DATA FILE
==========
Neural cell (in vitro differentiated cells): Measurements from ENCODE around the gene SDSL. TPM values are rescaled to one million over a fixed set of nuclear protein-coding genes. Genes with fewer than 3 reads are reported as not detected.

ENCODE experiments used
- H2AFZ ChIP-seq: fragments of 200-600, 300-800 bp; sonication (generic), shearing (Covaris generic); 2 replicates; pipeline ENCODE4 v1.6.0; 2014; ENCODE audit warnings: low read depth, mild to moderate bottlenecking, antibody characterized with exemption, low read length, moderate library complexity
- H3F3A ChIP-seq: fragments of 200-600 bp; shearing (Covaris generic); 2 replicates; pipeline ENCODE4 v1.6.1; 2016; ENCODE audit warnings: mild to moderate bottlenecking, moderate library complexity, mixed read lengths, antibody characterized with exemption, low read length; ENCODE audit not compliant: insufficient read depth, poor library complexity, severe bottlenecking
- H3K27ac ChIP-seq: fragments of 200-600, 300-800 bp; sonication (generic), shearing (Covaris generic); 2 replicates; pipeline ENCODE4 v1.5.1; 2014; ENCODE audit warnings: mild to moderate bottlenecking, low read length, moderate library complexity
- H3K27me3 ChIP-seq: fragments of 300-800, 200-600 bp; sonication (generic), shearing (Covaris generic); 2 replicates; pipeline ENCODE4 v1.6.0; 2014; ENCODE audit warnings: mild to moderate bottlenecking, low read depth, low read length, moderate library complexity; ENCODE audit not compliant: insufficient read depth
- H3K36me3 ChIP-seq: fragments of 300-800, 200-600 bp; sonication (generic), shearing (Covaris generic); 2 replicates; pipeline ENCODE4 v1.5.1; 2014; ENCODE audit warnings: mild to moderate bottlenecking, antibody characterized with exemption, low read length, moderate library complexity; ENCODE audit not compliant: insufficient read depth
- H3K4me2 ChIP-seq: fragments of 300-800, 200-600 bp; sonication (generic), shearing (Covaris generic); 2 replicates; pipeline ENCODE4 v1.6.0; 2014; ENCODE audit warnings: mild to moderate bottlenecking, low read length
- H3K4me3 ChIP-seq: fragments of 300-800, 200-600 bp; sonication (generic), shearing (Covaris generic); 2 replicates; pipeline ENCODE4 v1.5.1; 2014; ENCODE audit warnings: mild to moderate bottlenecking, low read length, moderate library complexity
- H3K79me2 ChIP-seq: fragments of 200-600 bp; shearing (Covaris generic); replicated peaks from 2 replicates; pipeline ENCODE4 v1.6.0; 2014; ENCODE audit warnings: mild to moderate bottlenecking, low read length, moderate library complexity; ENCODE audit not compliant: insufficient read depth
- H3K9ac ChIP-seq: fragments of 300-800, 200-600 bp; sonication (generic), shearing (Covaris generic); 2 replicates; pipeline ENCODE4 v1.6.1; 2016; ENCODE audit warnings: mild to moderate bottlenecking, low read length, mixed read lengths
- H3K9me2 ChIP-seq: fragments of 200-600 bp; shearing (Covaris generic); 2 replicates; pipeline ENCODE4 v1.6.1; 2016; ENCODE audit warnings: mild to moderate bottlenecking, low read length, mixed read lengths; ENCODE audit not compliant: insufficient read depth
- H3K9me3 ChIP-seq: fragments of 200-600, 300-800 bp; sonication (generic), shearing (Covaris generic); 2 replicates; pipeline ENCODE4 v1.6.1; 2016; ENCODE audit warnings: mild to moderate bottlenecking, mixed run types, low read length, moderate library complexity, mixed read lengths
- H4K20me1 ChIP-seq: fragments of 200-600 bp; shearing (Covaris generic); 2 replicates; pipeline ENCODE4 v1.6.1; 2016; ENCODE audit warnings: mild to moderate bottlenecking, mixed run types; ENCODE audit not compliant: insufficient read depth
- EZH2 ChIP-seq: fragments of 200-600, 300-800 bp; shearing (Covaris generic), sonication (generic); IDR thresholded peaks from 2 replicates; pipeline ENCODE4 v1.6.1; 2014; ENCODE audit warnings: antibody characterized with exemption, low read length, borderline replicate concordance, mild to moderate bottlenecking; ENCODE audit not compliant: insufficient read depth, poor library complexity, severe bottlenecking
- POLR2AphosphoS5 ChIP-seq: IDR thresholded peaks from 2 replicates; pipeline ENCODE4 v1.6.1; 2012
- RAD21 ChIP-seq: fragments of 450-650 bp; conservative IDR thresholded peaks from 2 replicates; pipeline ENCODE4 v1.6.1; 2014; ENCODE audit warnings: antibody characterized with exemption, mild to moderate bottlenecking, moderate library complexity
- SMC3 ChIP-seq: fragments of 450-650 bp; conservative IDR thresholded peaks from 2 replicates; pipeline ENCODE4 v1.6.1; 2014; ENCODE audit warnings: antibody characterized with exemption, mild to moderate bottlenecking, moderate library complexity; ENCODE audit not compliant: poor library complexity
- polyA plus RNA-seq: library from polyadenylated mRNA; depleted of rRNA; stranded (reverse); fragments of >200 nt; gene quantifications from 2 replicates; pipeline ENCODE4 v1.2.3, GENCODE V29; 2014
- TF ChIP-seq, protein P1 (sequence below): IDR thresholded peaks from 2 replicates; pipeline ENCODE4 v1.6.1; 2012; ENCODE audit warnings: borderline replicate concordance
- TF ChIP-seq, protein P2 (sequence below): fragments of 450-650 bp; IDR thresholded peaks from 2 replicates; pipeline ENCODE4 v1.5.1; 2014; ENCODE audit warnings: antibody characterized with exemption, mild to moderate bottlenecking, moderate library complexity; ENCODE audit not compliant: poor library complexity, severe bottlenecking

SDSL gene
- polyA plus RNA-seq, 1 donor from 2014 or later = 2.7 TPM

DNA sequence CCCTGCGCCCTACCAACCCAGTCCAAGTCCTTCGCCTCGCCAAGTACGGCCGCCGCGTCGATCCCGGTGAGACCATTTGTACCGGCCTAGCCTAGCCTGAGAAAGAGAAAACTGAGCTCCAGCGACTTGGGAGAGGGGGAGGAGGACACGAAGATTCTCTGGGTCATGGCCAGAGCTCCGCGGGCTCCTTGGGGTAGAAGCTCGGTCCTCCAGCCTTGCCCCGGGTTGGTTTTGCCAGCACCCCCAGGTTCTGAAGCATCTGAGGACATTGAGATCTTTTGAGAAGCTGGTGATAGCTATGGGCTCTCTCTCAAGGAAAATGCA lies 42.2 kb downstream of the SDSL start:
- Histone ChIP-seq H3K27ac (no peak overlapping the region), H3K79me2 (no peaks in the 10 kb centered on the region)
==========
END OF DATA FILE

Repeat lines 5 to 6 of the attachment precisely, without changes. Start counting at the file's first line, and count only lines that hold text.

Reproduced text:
- H3K27ac ChIP-seq: fragments of 200-600, 300-800 bp; sonication (generic), shearing (Covaris generic); 2 replicates; pipeline ENCODE4 v1.5.1; 2014; ENCODE audit warnings: mild to moderate bottlenecking, low read length, moderate library complexity
- H3K27me3 ChIP-seq: fragments of 300-800, 200-600 bp; sonication (generic), shearing (Covaris generic); 2 replicates; pipeline ENCODE4 v1.6.0; 2014; ENCODE audit warnings: mild to moderate bottlenecking, low read depth, low read length, moderate library complexity; ENCODE audit not compliant: insufficient read depth